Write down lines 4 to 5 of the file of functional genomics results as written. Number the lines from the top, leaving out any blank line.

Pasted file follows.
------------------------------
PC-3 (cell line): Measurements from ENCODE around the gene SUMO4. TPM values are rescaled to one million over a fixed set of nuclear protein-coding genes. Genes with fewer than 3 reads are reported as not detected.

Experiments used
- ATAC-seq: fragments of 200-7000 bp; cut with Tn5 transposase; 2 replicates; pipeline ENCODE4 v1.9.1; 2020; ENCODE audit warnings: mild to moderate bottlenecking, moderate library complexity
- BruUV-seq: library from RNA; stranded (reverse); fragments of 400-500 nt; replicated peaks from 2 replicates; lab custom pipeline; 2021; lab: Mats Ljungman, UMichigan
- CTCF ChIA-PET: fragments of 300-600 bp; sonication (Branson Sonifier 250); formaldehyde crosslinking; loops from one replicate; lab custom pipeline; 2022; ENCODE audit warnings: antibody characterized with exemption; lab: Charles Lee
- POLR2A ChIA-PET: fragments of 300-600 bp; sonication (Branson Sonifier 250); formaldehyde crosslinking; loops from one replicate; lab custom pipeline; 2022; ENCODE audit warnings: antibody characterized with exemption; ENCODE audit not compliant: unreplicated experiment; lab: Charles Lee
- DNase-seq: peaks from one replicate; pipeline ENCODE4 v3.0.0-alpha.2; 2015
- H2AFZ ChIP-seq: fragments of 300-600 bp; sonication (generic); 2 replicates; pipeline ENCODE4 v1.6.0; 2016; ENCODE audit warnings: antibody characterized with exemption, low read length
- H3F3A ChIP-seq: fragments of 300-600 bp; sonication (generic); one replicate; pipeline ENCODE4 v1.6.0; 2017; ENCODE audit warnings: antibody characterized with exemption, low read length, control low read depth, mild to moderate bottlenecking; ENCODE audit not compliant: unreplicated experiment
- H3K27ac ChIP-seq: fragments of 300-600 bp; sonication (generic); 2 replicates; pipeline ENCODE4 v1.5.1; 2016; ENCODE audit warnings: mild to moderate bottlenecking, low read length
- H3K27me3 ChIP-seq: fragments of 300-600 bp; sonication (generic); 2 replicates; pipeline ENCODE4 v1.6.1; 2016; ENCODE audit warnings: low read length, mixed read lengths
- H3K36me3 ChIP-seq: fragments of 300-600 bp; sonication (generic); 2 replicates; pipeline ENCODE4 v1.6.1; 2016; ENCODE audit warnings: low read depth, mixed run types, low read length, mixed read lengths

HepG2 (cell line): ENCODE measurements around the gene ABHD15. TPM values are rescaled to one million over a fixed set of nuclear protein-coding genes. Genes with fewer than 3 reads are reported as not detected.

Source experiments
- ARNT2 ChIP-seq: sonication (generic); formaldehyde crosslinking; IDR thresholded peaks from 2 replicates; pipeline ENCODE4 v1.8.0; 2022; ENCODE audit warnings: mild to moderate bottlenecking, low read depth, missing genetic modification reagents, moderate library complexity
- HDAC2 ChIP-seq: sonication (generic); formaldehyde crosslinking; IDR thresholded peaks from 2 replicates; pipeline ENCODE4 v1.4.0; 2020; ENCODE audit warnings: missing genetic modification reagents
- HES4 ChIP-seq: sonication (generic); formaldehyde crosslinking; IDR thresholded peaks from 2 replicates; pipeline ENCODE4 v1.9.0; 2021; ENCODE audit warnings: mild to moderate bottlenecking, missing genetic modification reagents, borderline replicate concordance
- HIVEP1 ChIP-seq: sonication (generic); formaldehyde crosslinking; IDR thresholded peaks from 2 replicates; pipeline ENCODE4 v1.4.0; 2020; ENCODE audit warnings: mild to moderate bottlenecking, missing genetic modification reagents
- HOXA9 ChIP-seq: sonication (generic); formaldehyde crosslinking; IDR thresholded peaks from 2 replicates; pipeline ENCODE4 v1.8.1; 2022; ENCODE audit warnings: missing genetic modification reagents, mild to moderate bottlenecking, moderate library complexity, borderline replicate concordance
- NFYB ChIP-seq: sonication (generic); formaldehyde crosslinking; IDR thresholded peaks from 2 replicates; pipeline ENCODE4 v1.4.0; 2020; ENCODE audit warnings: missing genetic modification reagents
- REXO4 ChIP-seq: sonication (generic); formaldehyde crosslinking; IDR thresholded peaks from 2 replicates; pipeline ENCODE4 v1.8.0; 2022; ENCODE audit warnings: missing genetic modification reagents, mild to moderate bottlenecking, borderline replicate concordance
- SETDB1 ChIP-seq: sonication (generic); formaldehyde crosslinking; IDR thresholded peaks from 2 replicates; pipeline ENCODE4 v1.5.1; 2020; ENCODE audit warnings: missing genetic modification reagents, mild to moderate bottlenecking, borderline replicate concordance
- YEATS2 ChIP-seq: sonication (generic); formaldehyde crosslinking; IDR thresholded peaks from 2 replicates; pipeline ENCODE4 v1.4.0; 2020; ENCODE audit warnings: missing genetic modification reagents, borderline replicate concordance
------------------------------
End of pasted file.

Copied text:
- BruUV-seq: library from RNA; stranded (reverse); fragments of 400-500 nt; replicated peaks from 2 replicates; lab custom pipeline; 2021; lab: Mats Ljungman, UMichigan
- CTCF ChIA-PET: fragments of 300-600 bp; sonication (Branson Sonifier 250); formaldehyde crosslinking; loops from one replicate; lab custom pipeline; 2022; ENCODE audit warnings: antibody characterized with exemption; lab: Charles Lee